Pursuant to this, Newcombe et al. (2009) have written a major programmatic article, with a long review of the literature, on how to teach science in the schools.  Their suggestions are appropriate, indeed excellent, for environmental matters.  Their recommendations are in line with the above.  Among other things, they include being more attentive to young children’s knowledge.  Children enter school with both natural predispositions to think in certain ways and a great deal of cultural baggage; by 5 years old they are fluent in their languages, and inevitably in many teachings (religious and other) that those languages carry.  The panel also advises practical approaches—examples, problems and solutions, concrete representations, and deep explanations.  They advocate graphic as well as verbal approaches, and more generally adapting to particular students’ learning styles.  (This is quixotic in a world of 30 students to a class, but maybe in future….) 

On tests, they are fortunately sensible: 

“In the worst scenario, tests  have the unintended consequence of motivating unproductive curricular changes such as increased test practice or elimination of curricular acitivities that are not directly measured by the test.

“Analysis of state mathematics and science tests, for example, shows that they rarely measure important abilities such as using evidence to form arguments, interpreting contemporary dilemmas, or comprehending the nature of science.  As a result, tests deter teachers form teaching the skiill that are valuable for science-literate individuals.  Some teachers infer that practice on test items would be the best way ot improve performance, and textbooks regularly include standardized items as part of class tests.  When they are evaluated on standardized test performance [of their students], many math and science teachers abandon inquiry goals and teaching for understanding and substitute memorization and drill on multiple-choice questions requiring the recall of facts….”  (Newcombe et al. 2009).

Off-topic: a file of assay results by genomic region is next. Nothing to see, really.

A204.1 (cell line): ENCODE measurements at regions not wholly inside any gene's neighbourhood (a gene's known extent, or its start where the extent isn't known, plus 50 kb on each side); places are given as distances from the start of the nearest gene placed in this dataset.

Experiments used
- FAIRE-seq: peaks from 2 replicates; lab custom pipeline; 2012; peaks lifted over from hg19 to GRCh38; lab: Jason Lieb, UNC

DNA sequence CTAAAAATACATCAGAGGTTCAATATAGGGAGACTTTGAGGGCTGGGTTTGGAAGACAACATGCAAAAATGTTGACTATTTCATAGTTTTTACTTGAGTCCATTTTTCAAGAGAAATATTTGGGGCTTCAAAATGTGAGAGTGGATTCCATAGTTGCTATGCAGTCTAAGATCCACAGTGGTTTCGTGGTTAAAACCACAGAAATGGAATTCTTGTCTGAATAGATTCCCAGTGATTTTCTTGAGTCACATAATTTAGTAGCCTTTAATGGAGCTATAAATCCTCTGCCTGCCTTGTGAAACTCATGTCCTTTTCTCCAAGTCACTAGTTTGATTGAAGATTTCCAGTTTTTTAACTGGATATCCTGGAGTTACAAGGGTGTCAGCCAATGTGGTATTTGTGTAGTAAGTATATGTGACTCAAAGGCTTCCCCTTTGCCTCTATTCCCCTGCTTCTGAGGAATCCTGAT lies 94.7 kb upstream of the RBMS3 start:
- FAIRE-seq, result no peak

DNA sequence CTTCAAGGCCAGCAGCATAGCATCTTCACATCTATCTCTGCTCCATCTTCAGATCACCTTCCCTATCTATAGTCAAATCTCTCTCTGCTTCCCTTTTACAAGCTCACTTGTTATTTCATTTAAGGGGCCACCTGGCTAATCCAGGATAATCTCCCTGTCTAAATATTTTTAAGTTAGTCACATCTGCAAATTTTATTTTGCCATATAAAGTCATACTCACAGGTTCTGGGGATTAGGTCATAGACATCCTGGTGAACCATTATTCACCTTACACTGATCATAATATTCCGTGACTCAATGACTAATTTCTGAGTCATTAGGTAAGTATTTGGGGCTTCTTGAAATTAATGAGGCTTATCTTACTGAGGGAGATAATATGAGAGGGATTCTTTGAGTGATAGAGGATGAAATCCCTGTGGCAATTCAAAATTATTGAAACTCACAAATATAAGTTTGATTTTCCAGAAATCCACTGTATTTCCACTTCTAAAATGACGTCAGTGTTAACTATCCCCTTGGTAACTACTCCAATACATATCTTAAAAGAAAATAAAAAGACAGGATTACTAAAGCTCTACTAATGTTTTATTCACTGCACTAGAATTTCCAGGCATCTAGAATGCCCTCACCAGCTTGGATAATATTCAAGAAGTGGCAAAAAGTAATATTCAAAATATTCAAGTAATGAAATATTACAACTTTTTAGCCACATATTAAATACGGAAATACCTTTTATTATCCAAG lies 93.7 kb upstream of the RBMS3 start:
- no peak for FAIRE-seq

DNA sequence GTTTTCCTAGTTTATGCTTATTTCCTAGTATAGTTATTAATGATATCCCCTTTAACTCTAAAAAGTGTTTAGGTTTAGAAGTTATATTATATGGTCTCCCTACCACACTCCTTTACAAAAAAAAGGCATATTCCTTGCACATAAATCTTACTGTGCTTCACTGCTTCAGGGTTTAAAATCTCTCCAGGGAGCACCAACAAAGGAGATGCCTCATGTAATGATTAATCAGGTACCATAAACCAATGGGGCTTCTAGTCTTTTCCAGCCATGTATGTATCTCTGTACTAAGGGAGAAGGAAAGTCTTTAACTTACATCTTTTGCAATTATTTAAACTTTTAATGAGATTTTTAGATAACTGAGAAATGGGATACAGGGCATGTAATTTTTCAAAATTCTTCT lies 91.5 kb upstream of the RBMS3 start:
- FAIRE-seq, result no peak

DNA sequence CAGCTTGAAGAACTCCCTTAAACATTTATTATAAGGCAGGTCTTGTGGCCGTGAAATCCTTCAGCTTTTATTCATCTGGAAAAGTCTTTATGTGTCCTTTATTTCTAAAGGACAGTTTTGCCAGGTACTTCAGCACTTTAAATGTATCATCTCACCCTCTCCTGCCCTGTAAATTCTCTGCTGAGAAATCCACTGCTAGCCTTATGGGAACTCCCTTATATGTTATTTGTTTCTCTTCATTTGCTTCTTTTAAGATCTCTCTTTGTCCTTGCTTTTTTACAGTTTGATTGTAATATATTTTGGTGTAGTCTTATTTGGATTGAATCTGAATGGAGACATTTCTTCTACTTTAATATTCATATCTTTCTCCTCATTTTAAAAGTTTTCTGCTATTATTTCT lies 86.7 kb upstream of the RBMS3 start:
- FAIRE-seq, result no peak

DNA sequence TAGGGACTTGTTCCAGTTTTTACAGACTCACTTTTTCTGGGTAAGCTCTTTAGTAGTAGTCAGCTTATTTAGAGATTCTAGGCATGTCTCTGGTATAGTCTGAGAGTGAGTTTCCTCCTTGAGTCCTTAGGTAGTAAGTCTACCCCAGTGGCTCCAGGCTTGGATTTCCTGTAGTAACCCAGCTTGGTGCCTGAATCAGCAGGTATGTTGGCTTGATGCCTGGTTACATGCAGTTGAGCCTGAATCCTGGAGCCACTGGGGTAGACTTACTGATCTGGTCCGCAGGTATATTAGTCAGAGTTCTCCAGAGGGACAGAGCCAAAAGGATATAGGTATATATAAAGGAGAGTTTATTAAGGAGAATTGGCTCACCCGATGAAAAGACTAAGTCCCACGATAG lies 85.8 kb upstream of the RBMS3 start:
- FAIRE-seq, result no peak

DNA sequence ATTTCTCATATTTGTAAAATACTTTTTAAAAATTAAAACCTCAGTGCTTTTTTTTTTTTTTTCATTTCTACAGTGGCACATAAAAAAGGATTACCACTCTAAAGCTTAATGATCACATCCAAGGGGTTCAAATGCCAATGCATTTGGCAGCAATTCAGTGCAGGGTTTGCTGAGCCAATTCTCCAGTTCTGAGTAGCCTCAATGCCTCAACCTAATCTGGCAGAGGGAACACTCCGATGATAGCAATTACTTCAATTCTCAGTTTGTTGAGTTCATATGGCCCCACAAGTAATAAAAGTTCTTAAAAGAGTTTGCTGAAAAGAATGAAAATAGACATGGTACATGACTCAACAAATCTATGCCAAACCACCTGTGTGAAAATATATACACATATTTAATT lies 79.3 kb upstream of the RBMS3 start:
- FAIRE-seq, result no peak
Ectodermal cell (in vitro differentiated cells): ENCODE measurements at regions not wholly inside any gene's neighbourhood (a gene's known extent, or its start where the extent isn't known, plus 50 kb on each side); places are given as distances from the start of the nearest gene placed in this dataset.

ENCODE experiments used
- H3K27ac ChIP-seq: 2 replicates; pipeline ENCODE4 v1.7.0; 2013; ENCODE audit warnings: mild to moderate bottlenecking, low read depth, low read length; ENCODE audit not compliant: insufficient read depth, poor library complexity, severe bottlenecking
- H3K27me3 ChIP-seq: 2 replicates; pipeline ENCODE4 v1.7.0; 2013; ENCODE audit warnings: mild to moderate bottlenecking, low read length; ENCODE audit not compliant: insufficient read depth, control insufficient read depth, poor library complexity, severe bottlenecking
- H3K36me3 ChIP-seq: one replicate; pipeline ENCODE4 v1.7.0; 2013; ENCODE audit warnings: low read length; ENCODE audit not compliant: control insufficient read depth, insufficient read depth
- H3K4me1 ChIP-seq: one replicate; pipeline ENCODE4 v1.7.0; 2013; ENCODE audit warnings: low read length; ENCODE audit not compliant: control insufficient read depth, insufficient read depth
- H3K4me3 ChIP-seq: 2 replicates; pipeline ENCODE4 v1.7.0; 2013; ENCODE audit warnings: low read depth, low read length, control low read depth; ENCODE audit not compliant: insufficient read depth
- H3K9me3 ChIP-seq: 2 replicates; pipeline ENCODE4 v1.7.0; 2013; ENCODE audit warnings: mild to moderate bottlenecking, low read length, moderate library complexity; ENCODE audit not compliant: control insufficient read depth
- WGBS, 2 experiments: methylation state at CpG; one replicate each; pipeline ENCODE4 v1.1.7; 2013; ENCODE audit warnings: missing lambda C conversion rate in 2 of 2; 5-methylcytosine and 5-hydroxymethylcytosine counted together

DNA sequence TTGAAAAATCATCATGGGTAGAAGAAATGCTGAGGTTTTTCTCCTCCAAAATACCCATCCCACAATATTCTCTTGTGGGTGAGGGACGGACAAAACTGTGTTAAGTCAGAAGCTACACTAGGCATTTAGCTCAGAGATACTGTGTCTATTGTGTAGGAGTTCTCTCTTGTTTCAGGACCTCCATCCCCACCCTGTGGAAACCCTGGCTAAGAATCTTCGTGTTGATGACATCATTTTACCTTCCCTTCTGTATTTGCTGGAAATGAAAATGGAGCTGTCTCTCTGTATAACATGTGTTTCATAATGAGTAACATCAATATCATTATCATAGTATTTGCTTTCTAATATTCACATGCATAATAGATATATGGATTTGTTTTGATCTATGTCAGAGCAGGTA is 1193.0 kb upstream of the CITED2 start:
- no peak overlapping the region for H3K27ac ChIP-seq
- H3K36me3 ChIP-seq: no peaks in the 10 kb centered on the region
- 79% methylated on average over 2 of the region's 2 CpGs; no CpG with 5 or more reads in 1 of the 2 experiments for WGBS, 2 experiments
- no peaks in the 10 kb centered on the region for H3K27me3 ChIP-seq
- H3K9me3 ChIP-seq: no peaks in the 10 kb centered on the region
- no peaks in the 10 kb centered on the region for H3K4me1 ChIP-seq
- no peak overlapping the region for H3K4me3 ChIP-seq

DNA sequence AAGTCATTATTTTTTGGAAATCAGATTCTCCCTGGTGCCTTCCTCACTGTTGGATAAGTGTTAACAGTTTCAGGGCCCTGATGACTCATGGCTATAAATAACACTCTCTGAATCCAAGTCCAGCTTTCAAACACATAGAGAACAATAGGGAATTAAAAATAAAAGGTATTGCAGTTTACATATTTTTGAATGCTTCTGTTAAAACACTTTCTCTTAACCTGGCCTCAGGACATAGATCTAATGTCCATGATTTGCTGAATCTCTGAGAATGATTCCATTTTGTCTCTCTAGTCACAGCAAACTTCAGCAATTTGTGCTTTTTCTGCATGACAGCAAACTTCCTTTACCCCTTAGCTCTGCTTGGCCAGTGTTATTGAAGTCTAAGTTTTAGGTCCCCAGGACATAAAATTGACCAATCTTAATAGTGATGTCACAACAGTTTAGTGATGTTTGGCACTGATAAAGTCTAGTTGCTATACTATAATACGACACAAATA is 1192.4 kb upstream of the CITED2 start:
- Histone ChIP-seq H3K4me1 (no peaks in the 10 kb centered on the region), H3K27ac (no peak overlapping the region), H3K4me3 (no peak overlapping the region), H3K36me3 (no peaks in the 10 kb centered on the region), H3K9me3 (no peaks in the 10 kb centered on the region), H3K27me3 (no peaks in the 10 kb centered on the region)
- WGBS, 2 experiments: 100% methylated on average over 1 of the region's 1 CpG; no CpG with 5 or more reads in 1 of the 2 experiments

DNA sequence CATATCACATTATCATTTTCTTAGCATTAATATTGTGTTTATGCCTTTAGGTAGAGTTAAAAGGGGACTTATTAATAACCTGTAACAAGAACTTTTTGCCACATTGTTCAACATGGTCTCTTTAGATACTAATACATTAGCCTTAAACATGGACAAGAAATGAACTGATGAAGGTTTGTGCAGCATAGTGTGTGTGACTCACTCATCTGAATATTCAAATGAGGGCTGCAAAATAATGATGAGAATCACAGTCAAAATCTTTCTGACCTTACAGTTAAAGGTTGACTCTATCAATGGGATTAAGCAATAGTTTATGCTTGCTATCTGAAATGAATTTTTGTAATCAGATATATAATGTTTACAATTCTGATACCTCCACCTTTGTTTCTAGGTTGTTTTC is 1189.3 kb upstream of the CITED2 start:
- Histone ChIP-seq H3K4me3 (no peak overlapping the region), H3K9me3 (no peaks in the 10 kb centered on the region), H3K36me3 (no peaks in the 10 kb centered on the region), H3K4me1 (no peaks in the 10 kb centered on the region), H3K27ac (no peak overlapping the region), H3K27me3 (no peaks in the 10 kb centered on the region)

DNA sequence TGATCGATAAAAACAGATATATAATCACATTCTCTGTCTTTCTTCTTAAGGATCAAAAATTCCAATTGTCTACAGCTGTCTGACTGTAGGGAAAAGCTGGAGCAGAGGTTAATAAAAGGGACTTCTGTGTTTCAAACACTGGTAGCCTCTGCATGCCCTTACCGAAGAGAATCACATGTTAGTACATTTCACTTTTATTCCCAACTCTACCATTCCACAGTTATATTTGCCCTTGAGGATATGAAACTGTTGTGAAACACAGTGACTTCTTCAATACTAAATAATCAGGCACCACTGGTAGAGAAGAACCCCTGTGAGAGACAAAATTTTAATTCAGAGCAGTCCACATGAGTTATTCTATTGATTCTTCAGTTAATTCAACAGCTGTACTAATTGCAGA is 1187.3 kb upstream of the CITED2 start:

Of course, as they know full well, this is not the choice of “some teachers” but a behavior essentially forced on the schools and thus on virtually all teachers by the No Child Left Behind policy and its state-level counterparts.  If schools, principals, and teachers are all evaluated solely on the basis of student performance on the most mindless and rote-drill of tests, with teachers and principals being relocated or fired outright if their students perform low, the results can only be one thing.

AP biology in high schools has also received considerable recent attention, with the same goals and recommendations.  William Wood, a biologist who chaired the National Resesarch Council’s Biology Subpanel and edited reports that broke the logjam, reports that current thinking is for the high school curricula to look at evolution, biological systems, information, and interaction of systems components (Wood 209:1627).  He lists the recommendations for science practicies AP students need to learn:

“Use models and representations

Use quantitative reasoning

Pose hypotheses…

Plan experiments and data collection strategies

Perform data analysis and evaluate evidence

Work with scientific explanations and theories

Integrate and transfer knowledge across scales, concepts, domains, and disciplines” (Wood 2009”1628).  Of course this is all done through hands-on, interactive leraning—the apprenticeship model again /2/.

Considerable further material has appeared in the science journals.  Science, 23 April 2010 (section “Science, Language and Literacy”), has a review of some recent ideas, including a valuable article by Pearson et al. that savages the standardized test mania and other perversions.  The editors of Scientific American, in an editorial of 2010, note that kindergarten students in the United States have already developed fear of science, though they know nothing of it and normally get no education in it until much later.  Math and science phobia is common, particularly among girls—even at that tender age.  This is, of course, disturbing, and the editors make the obvious recommendations, noting the existence of a few (very few) programs to remedy the lack of science in early years.